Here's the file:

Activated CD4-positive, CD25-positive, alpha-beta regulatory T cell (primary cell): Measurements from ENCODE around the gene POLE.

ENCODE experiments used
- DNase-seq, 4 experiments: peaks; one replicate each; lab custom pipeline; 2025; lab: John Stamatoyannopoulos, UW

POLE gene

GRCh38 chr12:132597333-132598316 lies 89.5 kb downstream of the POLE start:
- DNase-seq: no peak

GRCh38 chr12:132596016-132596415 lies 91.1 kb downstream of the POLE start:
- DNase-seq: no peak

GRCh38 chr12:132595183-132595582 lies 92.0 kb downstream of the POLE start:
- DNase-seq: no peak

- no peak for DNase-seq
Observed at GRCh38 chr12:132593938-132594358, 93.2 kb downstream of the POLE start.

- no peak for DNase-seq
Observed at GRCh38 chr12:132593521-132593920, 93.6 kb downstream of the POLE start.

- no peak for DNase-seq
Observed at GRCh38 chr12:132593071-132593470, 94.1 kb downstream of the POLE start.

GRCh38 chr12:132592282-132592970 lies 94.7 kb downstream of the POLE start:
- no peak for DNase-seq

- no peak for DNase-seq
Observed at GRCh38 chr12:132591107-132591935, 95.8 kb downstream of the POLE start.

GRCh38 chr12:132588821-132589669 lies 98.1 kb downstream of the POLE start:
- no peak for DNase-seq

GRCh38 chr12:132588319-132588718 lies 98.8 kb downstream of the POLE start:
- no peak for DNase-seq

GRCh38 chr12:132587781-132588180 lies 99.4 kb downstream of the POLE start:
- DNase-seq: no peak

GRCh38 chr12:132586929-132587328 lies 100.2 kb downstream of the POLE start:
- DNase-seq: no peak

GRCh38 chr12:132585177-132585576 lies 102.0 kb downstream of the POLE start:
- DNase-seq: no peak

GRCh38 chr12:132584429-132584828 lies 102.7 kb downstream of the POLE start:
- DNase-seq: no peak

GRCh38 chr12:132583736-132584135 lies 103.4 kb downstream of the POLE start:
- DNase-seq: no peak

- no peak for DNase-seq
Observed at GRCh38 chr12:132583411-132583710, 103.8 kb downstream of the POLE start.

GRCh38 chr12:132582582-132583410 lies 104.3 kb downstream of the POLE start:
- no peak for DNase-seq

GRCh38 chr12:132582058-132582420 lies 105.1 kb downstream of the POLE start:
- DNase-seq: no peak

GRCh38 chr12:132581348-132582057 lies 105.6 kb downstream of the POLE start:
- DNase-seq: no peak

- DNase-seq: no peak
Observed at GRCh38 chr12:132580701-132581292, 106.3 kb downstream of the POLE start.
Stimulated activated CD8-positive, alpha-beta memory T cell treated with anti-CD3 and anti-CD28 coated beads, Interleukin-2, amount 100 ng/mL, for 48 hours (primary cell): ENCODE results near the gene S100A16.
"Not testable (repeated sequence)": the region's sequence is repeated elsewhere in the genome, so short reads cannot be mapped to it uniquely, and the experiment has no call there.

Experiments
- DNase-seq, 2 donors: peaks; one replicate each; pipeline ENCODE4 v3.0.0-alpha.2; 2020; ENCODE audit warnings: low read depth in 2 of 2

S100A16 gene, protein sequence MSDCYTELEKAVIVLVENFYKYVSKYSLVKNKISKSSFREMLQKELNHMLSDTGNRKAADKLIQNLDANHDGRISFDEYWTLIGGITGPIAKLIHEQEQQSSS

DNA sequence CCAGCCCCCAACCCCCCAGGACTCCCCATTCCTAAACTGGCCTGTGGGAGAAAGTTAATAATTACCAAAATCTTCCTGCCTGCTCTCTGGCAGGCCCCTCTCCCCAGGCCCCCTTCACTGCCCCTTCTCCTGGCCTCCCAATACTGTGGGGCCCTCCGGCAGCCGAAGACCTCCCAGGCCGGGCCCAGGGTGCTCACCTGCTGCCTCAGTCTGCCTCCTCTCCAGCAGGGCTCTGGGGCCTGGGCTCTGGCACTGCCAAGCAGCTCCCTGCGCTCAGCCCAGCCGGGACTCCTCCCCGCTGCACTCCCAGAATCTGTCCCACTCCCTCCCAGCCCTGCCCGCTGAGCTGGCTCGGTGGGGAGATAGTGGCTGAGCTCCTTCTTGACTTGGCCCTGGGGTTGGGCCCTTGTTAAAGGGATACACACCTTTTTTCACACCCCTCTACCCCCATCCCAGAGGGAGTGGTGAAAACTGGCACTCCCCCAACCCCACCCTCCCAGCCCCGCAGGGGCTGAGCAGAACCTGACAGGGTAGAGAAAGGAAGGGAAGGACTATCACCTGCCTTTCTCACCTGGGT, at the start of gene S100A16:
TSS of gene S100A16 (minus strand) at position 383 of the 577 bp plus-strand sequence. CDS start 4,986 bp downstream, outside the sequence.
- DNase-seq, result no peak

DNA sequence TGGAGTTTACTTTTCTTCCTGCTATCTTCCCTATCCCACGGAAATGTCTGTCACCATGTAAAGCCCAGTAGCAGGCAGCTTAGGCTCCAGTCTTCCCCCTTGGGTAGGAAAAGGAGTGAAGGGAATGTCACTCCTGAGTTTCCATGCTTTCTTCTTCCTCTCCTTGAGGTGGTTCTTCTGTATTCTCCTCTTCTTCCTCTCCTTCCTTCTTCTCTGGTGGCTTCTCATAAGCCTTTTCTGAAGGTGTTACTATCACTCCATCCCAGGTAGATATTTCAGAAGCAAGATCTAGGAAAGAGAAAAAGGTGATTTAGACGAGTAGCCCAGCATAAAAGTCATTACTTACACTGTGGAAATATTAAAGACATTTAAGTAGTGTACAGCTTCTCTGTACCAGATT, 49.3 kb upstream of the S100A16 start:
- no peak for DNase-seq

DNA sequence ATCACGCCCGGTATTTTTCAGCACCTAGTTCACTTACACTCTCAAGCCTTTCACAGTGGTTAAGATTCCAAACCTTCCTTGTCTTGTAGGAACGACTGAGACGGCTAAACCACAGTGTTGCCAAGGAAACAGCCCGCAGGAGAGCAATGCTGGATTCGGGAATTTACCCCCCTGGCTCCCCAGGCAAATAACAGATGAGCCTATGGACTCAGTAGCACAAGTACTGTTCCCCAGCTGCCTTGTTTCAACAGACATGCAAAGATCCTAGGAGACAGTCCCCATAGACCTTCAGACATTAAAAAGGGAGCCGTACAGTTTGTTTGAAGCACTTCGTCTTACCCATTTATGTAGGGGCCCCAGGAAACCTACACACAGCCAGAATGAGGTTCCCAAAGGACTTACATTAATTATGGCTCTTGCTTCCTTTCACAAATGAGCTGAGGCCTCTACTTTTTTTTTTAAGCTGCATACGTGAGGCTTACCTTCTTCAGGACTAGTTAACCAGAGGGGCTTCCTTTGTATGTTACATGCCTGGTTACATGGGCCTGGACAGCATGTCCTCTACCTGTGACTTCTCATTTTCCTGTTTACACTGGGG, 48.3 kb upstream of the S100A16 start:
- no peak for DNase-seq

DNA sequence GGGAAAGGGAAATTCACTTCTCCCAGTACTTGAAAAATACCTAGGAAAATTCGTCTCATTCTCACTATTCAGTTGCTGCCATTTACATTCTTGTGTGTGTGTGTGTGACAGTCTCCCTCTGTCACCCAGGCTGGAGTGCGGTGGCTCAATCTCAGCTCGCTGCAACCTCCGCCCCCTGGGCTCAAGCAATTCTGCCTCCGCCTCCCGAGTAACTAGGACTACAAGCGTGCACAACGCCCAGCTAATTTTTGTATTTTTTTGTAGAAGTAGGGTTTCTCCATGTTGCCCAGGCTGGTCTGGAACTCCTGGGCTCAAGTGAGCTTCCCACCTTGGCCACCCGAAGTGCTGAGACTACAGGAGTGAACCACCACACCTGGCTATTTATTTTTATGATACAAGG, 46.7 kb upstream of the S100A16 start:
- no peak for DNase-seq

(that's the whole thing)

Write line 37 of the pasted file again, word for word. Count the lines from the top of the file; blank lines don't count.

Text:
GRCh38 chr12:132582582-132583410 lies 104.3 kb downstream of the POLE start: